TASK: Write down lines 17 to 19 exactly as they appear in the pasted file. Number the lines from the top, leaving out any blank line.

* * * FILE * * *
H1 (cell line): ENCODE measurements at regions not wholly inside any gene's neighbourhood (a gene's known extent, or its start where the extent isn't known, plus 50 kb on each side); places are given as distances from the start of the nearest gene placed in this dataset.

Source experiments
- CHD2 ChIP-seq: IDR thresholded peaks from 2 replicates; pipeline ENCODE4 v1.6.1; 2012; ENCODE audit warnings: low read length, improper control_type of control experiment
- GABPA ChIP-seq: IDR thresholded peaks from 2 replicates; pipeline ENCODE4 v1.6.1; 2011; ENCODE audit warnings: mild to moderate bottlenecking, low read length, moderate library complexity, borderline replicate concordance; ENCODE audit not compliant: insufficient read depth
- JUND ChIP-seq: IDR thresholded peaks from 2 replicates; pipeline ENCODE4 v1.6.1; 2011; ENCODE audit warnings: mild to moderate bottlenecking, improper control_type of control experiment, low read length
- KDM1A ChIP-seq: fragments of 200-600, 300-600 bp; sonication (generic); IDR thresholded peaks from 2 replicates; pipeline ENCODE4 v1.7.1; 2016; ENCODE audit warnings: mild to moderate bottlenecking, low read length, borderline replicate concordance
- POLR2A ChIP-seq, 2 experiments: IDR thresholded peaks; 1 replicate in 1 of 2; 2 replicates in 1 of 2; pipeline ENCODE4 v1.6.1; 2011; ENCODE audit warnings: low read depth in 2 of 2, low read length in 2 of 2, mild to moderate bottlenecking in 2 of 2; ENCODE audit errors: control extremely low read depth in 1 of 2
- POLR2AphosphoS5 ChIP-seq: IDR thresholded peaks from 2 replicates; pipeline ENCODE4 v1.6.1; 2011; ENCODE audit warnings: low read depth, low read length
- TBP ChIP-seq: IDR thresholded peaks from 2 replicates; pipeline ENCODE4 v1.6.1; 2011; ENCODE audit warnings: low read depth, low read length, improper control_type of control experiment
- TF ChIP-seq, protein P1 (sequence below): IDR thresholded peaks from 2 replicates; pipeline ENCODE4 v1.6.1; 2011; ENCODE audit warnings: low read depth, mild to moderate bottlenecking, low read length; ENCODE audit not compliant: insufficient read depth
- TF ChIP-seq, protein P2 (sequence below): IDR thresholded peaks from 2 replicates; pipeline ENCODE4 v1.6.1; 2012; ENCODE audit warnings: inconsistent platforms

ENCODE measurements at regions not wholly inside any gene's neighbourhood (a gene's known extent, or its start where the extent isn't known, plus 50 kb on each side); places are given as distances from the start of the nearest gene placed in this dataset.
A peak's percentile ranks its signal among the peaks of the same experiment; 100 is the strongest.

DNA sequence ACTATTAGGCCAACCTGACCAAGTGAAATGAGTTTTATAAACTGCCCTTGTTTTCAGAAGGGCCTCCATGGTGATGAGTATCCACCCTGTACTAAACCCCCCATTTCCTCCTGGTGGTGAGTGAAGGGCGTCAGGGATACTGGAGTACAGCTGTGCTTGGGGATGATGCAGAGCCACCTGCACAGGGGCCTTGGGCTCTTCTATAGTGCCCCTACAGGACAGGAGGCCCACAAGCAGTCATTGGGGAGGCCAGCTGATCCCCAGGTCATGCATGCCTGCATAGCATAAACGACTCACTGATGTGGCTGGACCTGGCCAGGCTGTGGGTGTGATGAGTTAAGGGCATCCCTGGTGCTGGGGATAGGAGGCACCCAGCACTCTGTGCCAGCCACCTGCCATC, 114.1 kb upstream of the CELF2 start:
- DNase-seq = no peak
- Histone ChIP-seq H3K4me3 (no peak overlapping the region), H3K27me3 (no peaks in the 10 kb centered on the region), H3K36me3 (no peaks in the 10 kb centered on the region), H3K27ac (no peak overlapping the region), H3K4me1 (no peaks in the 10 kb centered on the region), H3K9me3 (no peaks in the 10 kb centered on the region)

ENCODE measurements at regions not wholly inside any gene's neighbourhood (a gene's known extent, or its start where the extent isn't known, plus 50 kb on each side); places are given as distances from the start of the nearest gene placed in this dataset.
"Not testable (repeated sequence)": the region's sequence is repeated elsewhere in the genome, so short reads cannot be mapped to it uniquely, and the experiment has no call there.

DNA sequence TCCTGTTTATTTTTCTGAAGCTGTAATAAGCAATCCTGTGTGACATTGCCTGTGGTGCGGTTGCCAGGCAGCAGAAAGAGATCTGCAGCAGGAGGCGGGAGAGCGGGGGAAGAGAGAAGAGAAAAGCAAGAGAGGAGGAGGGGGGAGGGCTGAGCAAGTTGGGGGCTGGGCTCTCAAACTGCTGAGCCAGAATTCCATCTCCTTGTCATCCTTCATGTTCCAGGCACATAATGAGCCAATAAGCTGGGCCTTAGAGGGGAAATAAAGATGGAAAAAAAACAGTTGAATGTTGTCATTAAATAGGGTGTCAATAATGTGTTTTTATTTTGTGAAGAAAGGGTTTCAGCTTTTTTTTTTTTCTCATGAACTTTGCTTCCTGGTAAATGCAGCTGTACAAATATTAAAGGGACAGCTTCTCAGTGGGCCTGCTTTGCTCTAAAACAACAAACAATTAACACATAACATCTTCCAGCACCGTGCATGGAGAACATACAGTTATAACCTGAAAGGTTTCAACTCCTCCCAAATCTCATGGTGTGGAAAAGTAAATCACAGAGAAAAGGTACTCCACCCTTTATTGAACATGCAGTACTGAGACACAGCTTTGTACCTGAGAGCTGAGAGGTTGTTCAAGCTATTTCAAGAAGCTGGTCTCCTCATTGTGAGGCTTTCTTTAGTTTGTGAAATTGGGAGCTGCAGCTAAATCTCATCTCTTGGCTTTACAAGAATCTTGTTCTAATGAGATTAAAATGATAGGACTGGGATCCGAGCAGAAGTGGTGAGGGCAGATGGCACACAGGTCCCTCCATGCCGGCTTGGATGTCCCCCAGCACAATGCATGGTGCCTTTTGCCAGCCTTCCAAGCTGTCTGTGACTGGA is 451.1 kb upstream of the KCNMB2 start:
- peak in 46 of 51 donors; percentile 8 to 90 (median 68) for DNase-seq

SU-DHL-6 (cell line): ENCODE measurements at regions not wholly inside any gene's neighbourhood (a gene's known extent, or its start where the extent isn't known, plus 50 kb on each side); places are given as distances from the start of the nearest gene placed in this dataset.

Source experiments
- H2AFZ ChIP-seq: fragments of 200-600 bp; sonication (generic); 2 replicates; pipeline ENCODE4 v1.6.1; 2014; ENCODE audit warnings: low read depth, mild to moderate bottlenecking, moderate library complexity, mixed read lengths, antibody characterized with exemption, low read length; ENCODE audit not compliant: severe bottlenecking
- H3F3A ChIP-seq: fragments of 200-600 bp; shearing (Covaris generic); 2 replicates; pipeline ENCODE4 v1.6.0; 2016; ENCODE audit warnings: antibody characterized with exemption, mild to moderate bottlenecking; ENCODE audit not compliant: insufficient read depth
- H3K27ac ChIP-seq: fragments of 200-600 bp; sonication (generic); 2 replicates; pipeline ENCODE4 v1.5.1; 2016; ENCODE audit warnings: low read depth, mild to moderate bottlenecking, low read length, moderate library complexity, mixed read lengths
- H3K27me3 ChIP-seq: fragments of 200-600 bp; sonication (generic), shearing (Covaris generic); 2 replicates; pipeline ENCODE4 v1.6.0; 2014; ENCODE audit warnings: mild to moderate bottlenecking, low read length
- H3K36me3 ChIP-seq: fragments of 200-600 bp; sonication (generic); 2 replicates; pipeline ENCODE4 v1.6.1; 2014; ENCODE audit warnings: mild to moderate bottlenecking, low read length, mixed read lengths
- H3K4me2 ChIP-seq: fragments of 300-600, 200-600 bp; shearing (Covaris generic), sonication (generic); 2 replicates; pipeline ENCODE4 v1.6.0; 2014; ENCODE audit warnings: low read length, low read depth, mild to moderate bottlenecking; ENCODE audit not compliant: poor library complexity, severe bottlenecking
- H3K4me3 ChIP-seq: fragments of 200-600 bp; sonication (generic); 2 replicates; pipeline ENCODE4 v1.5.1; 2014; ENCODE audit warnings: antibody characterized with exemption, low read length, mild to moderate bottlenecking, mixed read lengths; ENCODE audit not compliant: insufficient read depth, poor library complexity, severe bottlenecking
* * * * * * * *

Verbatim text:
ENCODE measurements at regions not wholly inside any gene's neighbourhood (a gene's known extent, or its start where the extent isn't known, plus 50 kb on each side); places are given as distances from the start of the nearest gene placed in this dataset.
"Not testable (repeated sequence)": the region's sequence is repeated elsewhere in the genome, so short reads cannot be mapped to it uniquely, and the experiment has no call there.

DNA sequence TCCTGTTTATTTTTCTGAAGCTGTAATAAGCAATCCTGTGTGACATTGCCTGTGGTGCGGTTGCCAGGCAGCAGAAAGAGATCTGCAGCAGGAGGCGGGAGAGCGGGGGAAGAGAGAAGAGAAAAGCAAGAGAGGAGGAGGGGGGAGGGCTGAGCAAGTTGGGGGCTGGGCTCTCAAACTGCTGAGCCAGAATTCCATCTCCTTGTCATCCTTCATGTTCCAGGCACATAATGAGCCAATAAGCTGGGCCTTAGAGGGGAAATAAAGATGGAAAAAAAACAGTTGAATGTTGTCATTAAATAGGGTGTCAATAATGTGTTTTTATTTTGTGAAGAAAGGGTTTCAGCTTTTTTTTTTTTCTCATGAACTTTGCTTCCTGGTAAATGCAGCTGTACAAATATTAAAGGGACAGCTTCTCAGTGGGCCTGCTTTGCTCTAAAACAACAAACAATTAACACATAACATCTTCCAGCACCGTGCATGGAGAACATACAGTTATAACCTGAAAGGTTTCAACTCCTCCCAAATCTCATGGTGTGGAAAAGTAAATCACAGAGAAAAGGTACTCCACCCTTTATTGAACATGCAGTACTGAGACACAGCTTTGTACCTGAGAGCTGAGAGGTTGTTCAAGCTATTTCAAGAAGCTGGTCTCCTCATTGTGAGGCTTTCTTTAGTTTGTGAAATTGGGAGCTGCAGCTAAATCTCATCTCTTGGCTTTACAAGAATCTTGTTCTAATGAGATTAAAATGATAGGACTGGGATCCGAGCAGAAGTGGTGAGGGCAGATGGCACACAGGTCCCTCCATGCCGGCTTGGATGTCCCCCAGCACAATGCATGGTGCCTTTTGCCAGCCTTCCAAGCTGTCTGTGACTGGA is 451.1 kb upstream of the KCNMB2 start: